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How To Plan Your First Virtual Legacy Event

Amy Nield By Amy Nield

Planning a virtual legacy event

Offline legacy events are a pillar of charities’ acquisition and stewardship activity. But with many potential pledgers now facing an indeterminate time locked indoors, physical events may now be off the table. 

The prospect of applying the formula to online events – particularly with an audience stereotyped as reluctant to venture into virtual worlds – may sound daunting.

But fear not – we’ve assembled some advice to guide you to the best solution for your cause and audience, along with some practical advice on how to make it happen.

Recreating offline legacy events like-for-like is impossible

Effective legacy events typically thrive on atmosphere and conversation.

Recreating this digitally is going to be a very tall order. So it’s important to acknowledge that you’re not going to be able to lift and shift everything online.

So take a step back, reflect on your objective(s) for the event. Then you can start thinking about which elements of your offline legacy events usually help you achieve these, and how you might apply them in the digital space.

PART ONE: WHAT SHOULD WE DO?

Your way in

If you’re planning a legacy event, you’ll need to think about how you can provide people with something valuable and special in return for their time and their information.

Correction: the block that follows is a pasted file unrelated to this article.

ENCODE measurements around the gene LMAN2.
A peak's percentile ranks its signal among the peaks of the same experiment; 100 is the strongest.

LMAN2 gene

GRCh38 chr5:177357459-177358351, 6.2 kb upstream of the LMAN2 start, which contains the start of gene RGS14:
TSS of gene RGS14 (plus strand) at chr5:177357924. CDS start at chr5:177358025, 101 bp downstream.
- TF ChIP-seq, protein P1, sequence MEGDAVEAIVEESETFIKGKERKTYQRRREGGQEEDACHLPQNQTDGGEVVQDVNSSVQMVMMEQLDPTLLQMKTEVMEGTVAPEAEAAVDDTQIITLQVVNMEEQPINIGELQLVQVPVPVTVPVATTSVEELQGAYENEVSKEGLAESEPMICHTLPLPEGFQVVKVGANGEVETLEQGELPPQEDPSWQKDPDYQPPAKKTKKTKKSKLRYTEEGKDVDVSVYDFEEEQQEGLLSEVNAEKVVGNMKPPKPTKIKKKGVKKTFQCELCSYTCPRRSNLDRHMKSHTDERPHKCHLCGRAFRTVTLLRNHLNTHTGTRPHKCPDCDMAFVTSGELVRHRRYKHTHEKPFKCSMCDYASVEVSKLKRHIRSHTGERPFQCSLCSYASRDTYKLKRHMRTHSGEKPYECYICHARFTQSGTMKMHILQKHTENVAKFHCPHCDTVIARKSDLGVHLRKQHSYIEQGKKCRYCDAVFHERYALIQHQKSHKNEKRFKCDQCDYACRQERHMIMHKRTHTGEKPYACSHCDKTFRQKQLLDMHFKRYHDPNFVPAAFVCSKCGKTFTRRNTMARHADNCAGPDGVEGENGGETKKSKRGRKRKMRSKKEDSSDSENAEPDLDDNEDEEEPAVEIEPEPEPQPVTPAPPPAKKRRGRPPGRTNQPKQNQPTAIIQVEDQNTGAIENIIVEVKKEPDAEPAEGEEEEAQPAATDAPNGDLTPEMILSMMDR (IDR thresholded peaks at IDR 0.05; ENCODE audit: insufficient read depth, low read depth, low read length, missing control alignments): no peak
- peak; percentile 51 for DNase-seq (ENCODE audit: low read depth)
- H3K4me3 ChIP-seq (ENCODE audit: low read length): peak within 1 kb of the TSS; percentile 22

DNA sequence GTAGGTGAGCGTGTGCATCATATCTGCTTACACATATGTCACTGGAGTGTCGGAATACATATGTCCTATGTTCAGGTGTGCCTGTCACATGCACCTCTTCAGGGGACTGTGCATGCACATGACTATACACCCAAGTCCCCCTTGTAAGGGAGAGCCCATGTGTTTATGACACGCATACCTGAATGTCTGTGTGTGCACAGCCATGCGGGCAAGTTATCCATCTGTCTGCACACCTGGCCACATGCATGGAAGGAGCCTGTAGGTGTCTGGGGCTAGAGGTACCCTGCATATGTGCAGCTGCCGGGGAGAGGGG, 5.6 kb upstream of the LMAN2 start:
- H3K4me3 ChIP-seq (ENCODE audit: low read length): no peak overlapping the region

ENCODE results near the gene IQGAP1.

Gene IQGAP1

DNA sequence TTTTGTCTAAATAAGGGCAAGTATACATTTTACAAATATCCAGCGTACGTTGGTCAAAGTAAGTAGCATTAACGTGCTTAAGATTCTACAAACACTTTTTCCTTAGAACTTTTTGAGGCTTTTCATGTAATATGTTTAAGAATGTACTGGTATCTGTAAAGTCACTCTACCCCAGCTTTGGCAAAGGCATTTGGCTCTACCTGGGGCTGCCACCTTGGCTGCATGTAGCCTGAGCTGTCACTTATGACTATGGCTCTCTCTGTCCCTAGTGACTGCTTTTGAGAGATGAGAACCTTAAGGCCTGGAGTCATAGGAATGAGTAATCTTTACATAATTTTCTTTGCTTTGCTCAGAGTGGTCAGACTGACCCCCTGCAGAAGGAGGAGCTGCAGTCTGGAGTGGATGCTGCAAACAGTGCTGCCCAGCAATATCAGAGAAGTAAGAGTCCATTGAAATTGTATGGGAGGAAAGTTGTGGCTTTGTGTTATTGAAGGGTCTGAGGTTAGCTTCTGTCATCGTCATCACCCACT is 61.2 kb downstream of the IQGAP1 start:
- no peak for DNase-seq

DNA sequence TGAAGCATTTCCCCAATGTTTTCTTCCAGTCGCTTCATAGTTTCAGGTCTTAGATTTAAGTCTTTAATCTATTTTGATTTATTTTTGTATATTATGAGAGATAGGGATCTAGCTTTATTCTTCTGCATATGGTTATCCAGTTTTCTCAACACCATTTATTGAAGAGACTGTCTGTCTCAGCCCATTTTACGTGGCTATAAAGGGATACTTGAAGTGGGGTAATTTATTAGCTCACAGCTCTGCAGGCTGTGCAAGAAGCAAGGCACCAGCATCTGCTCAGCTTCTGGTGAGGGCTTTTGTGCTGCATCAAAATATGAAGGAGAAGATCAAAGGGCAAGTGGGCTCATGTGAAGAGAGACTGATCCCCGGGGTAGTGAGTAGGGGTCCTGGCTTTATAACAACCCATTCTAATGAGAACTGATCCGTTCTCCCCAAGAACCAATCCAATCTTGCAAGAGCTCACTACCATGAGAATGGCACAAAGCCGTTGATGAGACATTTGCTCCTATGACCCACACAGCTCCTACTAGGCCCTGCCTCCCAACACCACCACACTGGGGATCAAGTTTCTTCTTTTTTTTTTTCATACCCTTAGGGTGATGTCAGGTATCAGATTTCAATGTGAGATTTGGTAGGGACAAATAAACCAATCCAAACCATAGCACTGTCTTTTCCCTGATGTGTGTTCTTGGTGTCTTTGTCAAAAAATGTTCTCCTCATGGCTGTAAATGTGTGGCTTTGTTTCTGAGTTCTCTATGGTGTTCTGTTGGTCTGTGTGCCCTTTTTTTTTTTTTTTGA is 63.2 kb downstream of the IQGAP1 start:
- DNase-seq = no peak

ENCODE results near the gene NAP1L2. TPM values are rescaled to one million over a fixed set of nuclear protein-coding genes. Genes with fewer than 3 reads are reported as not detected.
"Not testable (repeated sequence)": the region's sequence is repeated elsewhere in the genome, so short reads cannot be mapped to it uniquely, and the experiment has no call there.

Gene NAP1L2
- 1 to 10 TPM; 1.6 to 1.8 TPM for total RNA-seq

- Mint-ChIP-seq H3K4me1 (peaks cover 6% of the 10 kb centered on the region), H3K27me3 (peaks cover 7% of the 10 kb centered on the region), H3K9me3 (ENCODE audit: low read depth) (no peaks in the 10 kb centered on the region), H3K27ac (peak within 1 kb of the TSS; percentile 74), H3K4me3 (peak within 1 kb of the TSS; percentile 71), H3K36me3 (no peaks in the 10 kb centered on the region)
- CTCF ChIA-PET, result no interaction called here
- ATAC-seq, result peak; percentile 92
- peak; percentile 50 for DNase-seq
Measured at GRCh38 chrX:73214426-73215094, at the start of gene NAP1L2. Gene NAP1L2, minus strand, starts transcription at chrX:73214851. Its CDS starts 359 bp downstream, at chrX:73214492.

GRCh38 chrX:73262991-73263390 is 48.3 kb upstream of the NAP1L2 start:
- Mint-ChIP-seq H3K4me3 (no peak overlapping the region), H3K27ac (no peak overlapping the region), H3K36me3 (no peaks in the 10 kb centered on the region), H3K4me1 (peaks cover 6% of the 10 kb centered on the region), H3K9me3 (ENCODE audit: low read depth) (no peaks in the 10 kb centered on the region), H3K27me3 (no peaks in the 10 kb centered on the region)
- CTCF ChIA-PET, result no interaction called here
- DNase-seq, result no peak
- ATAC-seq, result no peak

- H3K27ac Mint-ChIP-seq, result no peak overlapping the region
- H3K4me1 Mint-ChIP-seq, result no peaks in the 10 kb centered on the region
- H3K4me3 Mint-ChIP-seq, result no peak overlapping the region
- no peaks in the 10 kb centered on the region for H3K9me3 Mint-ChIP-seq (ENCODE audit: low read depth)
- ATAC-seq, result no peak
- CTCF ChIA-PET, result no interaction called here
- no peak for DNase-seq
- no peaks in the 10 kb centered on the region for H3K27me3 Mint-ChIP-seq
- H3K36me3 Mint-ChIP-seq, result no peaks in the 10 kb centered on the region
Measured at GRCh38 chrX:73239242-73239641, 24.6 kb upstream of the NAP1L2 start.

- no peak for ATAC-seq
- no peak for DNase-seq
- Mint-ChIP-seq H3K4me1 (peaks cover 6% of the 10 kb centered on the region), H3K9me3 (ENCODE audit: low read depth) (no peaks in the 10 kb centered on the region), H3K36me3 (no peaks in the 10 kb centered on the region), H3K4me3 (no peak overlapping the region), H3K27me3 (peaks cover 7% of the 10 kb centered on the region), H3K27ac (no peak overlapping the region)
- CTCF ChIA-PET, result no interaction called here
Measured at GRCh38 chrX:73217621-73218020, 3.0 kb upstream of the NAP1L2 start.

If you have a legacy proposition, think about how you can bring it to life in ways that will connect with the interests of the audience you are trying to engage, and where you have the resources to make it happen.

You may have a captive audience, but with plenty of organisations providing free content right now, and without the draw of a free day out, you’re going to have to work hard to provide something with real interest and appeal.

Some areas to explore include:

  • Archives and heritage

  • Research and breakthroughs

  • Exclusive access to what’s going on behind the scenes – either business-as-usual,  or during the pandemic

  • Teaching people new skills using your organisation’s experts (what can your organisation offer that would be beneficial to your legacy audience?)

  • Pure entertainment, like a quiz or a game, with legacy information woven through it

The best legacy events feature passionate speakers sharing incredible stories. It’s worth thinking about who and what you already have access to – after all, compelling content doesn’t need to be new.

Revisit your archives for stories, and contact teams on the ground. 

With regard to key speakers, it could be someone from your stories team, a volunteer, a researcher, a beneficiary, or another expert whose experiences would make for an engaging event. 

If you’re used to running localised events and wish to continue this digitally, you could pre-record some stories, and feature a local speaker that pledgers may recognise.

What level of participation to offer

We know that conversation – between attendees and speakers, beneficiaries, experts, members of your legacy team, and even between attendees themselves – is often the most powerful part of a legacy event.

Do you want to try to recreate that conversation, by running an event where people can interact like they otherwise would? Or will you run a ‘broadcast’ event, with more limited participation, but which sets up conversations before and/or after the event?

Work out which format works best for your cause, audience and the resources you have available.